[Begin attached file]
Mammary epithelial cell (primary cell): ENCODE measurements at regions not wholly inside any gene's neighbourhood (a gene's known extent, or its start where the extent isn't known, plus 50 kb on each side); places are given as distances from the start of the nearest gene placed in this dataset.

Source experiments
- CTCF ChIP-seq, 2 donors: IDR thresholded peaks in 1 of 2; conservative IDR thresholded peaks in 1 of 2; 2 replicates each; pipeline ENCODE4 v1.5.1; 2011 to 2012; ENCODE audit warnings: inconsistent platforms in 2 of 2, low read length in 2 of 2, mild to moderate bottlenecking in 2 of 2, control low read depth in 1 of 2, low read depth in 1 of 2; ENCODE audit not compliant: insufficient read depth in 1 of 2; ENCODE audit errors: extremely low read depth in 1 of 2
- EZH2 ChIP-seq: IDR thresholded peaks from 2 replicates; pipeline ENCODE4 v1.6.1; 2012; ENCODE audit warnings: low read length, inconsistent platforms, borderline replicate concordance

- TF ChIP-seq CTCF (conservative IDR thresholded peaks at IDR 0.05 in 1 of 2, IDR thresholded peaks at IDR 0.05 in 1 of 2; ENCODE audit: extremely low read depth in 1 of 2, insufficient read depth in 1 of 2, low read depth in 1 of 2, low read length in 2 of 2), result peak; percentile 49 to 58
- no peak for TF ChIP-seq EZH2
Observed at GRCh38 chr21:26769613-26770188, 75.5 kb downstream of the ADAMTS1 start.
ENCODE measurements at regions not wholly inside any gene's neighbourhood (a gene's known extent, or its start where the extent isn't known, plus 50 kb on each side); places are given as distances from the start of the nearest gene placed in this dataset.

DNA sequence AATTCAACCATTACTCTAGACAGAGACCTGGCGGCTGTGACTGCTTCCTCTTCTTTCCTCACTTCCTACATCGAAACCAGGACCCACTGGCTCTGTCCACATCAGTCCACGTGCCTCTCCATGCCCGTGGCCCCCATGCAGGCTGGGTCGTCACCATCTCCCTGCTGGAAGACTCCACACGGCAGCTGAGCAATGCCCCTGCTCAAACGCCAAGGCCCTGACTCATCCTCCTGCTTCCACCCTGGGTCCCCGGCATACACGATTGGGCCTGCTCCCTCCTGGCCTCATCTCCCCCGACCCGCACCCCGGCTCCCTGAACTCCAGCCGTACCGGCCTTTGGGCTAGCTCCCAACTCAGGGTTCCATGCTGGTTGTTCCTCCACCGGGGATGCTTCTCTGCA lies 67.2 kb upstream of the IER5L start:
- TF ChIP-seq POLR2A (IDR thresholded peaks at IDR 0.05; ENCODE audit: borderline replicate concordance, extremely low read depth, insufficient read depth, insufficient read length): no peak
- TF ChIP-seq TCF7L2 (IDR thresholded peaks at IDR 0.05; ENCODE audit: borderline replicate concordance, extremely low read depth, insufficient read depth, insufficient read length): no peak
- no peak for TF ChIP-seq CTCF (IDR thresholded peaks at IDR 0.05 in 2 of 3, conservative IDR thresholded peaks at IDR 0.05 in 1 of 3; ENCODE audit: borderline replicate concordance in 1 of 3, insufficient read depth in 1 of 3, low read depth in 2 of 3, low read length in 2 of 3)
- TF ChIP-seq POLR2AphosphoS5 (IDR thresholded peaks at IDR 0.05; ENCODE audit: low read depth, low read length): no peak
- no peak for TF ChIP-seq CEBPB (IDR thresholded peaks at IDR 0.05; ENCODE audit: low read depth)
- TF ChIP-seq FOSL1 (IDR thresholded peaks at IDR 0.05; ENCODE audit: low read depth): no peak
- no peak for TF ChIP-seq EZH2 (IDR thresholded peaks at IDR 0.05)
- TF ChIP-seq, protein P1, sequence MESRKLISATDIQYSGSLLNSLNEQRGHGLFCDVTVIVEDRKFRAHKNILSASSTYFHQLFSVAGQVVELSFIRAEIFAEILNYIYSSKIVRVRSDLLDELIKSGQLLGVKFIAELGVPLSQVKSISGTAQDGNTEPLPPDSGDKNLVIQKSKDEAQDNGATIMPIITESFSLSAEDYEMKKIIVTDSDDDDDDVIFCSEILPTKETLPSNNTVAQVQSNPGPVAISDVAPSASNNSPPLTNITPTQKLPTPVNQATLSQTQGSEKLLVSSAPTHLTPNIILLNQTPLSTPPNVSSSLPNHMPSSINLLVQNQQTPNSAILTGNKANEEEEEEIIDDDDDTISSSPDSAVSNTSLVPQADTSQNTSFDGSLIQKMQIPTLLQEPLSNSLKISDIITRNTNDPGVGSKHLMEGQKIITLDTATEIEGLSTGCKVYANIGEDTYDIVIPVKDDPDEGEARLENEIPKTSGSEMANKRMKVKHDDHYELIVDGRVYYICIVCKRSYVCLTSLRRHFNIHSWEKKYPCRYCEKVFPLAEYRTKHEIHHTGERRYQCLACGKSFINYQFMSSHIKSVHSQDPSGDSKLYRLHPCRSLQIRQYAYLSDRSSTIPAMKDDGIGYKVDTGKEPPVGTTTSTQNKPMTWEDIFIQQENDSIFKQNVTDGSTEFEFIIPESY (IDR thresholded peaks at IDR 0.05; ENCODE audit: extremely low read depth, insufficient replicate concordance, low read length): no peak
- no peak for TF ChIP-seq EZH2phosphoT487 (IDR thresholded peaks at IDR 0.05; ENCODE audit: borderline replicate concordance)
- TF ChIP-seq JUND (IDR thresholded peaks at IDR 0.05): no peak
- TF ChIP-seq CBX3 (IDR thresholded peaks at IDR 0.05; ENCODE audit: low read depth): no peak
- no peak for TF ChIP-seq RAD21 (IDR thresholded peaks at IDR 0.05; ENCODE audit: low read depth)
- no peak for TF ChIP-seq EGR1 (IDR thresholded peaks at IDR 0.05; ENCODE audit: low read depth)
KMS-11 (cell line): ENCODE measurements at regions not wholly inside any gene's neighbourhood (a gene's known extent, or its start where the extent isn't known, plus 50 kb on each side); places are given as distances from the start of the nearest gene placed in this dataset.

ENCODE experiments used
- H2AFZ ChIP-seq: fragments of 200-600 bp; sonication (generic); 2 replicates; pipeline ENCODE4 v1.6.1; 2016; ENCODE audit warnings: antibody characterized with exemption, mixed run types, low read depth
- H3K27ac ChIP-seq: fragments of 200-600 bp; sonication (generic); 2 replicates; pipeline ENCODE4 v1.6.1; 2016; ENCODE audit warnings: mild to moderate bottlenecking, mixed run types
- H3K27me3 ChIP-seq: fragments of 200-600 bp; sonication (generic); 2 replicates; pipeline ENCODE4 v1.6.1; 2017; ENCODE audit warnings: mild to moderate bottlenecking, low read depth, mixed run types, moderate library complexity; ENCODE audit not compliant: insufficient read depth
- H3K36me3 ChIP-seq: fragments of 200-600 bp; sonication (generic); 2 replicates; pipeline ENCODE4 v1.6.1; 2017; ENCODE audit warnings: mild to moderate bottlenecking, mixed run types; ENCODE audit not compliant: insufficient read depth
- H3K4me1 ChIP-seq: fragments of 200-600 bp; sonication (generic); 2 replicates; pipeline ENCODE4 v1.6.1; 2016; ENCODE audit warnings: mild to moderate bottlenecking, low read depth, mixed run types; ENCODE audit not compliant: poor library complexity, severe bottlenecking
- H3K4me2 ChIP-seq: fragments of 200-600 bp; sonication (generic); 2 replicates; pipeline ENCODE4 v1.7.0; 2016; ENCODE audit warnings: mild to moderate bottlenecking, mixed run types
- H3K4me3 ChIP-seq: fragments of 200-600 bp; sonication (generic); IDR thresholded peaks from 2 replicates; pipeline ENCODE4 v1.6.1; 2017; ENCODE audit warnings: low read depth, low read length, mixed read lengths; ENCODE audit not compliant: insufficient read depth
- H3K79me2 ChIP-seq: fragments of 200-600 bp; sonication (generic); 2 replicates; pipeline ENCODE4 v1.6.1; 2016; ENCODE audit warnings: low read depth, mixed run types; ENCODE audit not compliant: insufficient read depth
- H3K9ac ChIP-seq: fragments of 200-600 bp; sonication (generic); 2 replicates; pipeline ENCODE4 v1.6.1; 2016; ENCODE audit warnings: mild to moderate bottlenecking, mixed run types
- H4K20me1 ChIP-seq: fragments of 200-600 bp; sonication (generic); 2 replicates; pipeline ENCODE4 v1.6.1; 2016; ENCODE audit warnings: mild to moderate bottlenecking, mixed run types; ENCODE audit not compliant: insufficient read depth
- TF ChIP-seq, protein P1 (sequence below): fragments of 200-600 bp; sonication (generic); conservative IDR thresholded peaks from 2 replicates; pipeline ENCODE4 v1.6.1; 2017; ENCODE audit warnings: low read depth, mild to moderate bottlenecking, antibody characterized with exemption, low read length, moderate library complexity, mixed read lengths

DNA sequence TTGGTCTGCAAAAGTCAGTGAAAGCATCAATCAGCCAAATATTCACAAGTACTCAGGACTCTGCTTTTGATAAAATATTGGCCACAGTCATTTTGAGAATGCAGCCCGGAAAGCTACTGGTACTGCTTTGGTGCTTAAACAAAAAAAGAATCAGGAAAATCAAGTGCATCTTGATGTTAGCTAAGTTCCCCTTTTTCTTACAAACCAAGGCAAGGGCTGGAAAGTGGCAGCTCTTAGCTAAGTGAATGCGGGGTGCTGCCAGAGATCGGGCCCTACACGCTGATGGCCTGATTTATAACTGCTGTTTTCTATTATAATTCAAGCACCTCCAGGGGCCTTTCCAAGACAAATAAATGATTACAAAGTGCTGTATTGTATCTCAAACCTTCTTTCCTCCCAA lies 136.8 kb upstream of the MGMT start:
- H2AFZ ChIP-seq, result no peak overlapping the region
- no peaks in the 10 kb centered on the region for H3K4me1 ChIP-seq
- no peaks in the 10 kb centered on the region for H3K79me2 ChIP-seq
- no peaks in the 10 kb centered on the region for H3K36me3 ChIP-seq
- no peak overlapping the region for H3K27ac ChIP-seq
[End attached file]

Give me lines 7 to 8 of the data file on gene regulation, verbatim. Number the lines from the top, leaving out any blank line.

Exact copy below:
Observed at GRCh38 chr21:26769613-26770188, 75.5 kb downstream of the ADAMTS1 start.
ENCODE measurements at regions not wholly inside any gene's neighbourhood (a gene's known extent, or its start where the extent isn't known, plus 50 kb on each side); places are given as distances from the start of the nearest gene placed in this dataset.